In any case, it's really wonderful to share this space with you again. If you're new to the show, this podcast is our attempt to bypass all the pretense and pretending that we do in life and get into the real stuff of what it means to be human. In past episodes, our show style was first person storytelling.
So I'd interview a woman about something deeply personal and then the final edited piece that you heard on the show was that woman telling her story in her own voice, layered with music. We're transitioning to an interview style show. And that's what you'll hear today. This week we hear from Tonje Thoresen.
Tonje was born in Norway, but she couldn't wait to explore the [00:01:00] world.
In her early 20s, she left Norway for Berlin to study art and fashion. And then she was off to Paris. She loved the fashion that she found on the streets of Paris. She fell in love with design. And to pay the bills, she worked as a model for well known houses like Dior and Chanel. In 1997, she decided to open her own ready to wear fashion line, a little boutique in a chic corner of Paris.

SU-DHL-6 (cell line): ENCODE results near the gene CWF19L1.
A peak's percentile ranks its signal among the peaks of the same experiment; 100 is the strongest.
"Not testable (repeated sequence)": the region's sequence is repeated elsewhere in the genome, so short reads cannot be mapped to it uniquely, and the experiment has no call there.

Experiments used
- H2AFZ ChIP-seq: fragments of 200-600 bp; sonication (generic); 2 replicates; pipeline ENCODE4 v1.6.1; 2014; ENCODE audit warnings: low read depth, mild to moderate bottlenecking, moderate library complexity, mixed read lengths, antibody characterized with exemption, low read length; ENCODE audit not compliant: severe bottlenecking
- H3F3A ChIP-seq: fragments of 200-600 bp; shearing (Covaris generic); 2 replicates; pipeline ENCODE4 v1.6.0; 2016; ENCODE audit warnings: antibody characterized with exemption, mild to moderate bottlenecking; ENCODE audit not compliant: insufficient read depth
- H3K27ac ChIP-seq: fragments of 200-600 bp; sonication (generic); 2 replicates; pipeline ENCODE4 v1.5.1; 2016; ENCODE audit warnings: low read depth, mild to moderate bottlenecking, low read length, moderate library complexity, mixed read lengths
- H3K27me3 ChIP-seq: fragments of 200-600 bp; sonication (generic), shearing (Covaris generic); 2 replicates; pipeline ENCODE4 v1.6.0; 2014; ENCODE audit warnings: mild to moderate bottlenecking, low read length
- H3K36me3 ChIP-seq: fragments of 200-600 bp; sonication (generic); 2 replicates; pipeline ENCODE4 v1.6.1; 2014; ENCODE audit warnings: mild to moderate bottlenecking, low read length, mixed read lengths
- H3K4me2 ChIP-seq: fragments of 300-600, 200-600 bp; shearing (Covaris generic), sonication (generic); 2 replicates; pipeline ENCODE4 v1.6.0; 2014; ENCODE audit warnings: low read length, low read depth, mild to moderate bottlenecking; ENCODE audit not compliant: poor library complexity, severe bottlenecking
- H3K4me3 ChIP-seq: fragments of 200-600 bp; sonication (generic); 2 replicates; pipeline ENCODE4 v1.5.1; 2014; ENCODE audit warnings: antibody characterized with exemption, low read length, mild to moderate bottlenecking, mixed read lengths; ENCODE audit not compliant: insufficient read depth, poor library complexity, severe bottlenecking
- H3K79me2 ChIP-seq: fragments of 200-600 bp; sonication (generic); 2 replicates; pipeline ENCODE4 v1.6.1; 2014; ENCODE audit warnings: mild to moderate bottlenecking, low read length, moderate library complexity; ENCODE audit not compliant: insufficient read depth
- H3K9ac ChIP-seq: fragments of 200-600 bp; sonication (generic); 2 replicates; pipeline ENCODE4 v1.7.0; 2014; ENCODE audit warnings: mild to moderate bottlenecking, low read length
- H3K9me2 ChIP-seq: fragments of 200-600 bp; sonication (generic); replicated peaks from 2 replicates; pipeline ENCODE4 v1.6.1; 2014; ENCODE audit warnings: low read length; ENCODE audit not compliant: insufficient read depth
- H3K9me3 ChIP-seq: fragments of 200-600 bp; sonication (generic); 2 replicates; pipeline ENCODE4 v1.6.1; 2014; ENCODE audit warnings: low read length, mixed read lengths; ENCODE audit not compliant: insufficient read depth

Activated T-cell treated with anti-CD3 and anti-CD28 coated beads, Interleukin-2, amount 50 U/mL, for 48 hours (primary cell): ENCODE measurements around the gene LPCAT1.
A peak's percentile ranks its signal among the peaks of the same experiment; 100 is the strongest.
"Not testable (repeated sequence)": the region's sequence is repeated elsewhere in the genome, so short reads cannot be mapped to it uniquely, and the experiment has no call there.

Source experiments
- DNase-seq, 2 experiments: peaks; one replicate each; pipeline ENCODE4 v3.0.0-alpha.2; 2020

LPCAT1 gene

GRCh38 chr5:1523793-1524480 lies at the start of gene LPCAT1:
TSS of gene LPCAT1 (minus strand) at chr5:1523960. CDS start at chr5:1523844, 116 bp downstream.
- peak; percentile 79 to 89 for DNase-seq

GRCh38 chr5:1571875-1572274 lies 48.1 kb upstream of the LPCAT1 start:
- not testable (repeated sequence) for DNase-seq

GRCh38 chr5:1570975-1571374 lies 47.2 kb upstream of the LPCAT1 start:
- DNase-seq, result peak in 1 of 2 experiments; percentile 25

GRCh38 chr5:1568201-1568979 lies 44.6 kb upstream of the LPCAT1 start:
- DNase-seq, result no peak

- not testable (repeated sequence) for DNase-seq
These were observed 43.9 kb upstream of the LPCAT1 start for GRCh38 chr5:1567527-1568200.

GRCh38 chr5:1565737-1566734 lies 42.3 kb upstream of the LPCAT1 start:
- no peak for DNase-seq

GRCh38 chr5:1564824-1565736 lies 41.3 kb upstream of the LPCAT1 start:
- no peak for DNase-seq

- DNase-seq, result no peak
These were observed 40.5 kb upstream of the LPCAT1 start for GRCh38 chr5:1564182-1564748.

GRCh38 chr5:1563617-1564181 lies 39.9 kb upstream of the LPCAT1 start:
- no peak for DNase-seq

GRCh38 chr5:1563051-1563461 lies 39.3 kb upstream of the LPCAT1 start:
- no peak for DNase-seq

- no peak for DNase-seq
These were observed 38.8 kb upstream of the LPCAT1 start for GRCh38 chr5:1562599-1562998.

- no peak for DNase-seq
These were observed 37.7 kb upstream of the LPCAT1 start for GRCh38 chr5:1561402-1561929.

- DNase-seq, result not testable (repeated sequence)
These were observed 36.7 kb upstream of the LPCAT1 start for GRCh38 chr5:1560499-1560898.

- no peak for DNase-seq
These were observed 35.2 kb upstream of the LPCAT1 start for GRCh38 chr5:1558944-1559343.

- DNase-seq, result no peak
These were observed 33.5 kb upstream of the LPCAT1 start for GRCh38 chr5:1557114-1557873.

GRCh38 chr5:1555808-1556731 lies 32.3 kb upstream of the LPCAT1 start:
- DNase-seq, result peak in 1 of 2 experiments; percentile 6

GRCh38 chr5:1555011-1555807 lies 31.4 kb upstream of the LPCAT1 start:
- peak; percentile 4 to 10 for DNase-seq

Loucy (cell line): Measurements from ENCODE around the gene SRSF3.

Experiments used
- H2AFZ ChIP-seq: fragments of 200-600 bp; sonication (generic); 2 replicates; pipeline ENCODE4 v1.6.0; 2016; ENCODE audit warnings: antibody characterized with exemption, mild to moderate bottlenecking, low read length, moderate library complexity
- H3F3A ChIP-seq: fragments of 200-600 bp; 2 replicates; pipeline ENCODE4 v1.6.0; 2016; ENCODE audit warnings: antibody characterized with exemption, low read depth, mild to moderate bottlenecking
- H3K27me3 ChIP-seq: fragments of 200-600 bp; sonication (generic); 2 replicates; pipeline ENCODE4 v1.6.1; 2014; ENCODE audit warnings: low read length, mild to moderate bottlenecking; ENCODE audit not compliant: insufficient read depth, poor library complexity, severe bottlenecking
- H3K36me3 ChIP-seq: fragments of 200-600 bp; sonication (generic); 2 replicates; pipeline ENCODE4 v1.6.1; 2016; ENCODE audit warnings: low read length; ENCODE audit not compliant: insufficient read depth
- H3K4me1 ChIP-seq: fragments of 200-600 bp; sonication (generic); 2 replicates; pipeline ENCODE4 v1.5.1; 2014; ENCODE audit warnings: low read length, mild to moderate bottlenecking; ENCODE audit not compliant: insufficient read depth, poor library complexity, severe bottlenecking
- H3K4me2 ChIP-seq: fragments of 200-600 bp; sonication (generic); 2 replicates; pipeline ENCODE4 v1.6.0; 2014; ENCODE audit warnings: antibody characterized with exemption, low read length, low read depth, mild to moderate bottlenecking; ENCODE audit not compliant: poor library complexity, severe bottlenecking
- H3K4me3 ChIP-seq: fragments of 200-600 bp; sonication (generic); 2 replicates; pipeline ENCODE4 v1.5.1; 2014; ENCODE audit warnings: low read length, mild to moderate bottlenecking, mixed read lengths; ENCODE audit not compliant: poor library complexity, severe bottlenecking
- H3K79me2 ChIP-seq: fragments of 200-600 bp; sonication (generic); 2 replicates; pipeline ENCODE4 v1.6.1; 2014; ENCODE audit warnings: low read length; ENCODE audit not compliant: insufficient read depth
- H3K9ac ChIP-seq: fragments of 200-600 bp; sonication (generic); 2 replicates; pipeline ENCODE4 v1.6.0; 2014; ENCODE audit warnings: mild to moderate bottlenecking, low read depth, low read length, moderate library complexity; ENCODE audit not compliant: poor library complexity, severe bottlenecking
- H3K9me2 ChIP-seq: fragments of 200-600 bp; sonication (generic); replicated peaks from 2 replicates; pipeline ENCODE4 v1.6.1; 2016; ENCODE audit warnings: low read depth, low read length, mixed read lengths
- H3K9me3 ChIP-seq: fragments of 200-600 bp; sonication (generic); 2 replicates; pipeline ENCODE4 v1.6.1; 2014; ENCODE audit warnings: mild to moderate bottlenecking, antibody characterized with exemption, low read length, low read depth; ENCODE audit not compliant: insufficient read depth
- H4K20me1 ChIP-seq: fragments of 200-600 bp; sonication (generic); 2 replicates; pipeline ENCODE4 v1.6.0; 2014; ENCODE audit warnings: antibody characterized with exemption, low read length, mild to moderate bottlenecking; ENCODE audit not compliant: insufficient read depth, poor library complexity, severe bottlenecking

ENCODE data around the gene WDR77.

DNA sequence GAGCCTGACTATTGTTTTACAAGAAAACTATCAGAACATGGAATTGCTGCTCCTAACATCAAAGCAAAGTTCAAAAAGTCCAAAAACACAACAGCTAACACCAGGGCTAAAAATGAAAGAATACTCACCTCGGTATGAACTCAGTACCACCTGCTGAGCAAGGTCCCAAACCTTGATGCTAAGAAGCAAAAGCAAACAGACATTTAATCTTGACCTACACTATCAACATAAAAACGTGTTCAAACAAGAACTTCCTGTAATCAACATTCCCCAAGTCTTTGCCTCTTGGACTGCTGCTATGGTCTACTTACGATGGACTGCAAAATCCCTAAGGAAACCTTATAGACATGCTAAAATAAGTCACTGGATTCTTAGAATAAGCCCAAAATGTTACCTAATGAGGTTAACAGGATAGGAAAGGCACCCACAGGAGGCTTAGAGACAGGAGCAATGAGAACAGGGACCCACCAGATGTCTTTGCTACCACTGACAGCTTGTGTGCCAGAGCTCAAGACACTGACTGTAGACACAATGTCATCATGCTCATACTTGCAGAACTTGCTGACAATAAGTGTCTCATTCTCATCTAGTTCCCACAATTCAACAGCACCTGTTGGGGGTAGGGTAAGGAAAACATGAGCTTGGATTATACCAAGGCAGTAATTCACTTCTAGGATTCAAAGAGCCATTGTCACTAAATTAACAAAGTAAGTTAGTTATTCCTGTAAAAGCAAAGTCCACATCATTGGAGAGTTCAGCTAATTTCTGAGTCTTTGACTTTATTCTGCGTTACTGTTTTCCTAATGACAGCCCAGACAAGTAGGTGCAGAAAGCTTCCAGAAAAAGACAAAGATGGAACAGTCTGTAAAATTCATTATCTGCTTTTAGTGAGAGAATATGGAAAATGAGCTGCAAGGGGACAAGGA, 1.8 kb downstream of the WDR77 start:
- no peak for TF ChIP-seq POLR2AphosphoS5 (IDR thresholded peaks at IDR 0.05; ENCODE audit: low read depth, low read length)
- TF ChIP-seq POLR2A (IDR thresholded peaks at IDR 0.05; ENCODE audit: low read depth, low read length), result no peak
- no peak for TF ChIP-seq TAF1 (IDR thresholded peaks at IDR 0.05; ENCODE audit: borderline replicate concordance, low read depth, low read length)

Eventually, and a little bit disappointed, she had to close the shop, but she rather quickly turned her attention to photography. She was a natural with a camera, and eventually she started documenting political debates, sporting events, and haute couture fashion shows.
It was a really exciting time for Tonje, but then out of the blue in 2018, her world started to dim, quite literally. She started experiencing strange symptoms like migraines, heart issues, leg pains, and toothaches. None of the doctors that she saw could [00:02:00] pinpoint a problem. Two years later, in 2020, something suddenly exploded in her brain.
The doctors couldn't operate quickly enough and Tonya lost her eyesight permanently and completely. She had a life saving operation in the summer of 2020 and then she remained unconscious in the hospital for three months. After she awoke, she spent one and a half years learning the skills that she needed to live without her sight.